"It is to be a martyr, to suffer patiently, and with gratitide, the ills inseparable from our heman existence, and which are common both to the just and to sinners, and we are not deprived of the glory which is attached to this title because we have not shed our blood in hour o fJesus Christ."
-- Saint Cyprian
There is one attribute common to all the human race, no matter what in life, age or race they may be, and that is suffering. For such a common ill there must be palliatives, which, while not curing, render them more tolerable and meritorious.
The remembrance of the patience of the Man-God in His unspeakable afflictions must always be our great solace; as also the thought that our night of suffering is the dawn of hope, and that suffering is a school in which we are taught to grow in holiness by God Himself; for the soul is purified in the furnace of affliction as precious metals are by fire.
Our holy mother the Church, anxious to afford her children every help possible, proposes this month the consideration of the sorrows of our Blessed Lady, to show us that sufferings accompany the highest sancity, and to point out to us a model for imitation.
From the time of Simeon's prophecy -- forty days after the birth of her Divine Son -- her sufferings may be said to have lasted till her death. At times they were more intense, as when she had to fly with her Child into Egypt to save His life; when she lost Him for three days; at her meeting Him carrying His Cross; when she stood beneath the Cross and saw the soldier pierce His side with a lance; or when she laid Him in the sepulchre.
When we consider Who was the Son, who the Mother, and what the sufferings, we can easily understand why she is styled Queen of Martyrs. Moreover, there were circumstances which increased her sufferings immensely, and which are apt to escape our notice; for example, she suffered from the thought that her sufferings were an additional cause of pain to her Divine Son, Who loved her as no other son ever loved his mother; and then she was so helpless that she could not soothe His pains by such ordinary means as a cup of water or a caress.
Thus, we can never consider the sorrows of Mary without coupling them with the sorrows of her Son. The two are so inseparably united that she is styled the co-redemptress of the world, and thus we can understand her deep sympathy and readiness to succour poor sinners.
Only those who have suffered can measure the depths of others' woes, and sympathize with crushed and wounded hearts; and as no one, after Jesus, has suffered so much as our Blessed Mother, so no one, after Jesus, can dry our tears, lighten our cross, or soothe our griefs, like Mary. She will show us the value of sufferings, which detach us from the things of earth, and make us desire heavenly goods, and increase our merit in Heaven by causing us to practise many virtues, especially patience, resignation, and sympathy for others.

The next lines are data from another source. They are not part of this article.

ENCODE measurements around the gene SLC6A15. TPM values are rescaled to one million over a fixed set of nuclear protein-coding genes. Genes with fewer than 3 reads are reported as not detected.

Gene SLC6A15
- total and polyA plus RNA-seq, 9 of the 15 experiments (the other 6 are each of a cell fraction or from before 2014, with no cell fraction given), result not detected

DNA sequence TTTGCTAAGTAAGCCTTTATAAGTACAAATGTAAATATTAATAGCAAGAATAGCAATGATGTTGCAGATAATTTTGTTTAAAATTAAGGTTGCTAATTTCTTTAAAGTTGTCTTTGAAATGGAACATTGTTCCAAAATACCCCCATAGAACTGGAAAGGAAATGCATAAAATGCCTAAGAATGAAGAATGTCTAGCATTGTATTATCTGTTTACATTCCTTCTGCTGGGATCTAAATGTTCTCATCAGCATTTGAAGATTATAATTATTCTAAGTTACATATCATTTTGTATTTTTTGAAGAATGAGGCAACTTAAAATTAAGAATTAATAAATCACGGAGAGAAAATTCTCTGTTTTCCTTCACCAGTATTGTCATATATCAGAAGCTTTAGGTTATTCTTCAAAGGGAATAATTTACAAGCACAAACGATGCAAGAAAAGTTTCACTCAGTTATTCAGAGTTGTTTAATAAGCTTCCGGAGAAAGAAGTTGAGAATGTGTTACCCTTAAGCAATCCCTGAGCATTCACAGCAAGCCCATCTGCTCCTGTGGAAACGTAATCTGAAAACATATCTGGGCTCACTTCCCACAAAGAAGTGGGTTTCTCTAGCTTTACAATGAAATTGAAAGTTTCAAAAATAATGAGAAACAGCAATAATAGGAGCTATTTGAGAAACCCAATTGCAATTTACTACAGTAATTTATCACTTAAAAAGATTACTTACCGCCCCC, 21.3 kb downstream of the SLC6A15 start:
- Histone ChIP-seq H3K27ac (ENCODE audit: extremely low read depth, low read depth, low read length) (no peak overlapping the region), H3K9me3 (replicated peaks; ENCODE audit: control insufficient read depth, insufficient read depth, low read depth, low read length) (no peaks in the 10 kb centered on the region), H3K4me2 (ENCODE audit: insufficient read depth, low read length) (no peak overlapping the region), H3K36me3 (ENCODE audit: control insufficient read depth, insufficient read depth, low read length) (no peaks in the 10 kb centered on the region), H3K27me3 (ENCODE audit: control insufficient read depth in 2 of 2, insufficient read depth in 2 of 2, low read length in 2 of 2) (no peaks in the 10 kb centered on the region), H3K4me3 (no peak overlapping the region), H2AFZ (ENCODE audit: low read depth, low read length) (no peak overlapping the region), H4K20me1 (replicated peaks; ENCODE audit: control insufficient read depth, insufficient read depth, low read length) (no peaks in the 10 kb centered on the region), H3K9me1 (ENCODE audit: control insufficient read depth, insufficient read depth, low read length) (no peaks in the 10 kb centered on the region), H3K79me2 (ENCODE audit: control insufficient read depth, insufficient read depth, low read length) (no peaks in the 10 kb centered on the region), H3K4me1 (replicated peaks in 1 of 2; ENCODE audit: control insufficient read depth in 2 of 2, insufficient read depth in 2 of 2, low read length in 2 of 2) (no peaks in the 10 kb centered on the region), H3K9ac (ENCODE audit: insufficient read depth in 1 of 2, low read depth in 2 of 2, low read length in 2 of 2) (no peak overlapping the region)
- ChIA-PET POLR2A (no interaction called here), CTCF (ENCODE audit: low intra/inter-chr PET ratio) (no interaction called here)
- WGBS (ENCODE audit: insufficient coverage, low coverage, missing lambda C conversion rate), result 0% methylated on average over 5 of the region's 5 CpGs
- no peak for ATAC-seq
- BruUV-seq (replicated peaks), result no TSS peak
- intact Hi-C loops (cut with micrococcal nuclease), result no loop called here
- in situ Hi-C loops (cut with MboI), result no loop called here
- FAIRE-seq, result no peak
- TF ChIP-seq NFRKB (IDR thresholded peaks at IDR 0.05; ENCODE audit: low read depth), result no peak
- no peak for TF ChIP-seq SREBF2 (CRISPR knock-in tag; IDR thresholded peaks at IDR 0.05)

In our trials and sufferings, let us, in imitation of our Blessed Lady, perform our daily duties as if we were free from sorrow. Let us pray, making short, affectionate, frequent aspirations of resignation, love, and confidence. Let us forget our griefs by sumpathizing with and helping those whose troubles are heavier than our own.
Gentle Mother, we beseech thee,
By thy tears and troubles sore,
By the death of thy dear offspring,
By the many wounds He bore,
Touch our hearts with that true sorrow
Which afflicted thee of yore.
There is preserved at Saragossa, in Sapin, a picture of Our Lady of the Seven Dolours, which was much used by Saint Ignatius. It is an ordinary print, representing Mary seated at the foot of the Cross, her heart pierced by a sword, her hands joined, and her head lowered. The features express profound affliction, combined with peace and resignation. The Saint held this picture in singular veneration. He wore it on his breast from the time of his conversion till his death, a period of thirty-five years. He assures us that he had received from God, by means of this devotion, extraordinary graces on all occasions. No wonder, then, that he was so full of tenderness for others. At the beginning of his stay in Paris, he had entrusted the little money he possessed to a young Spaniard, who, after spending part of it, ran away with the rest, leaving the Saint utterly destitute, and obliged to interrupt his studies in order to beg for his daily bread.
Some time afterwards, hearing that this youth was dangerously ill a Rouen, Ignatius instantly left Paris, and walked barefooted to that city -- seventy miles -- hardly stopping to rest on the way. He nursed the young man with tenderest care, collected money to pay his way home, and only left him when he was sufficently recovered to proceed on his road towards Spain.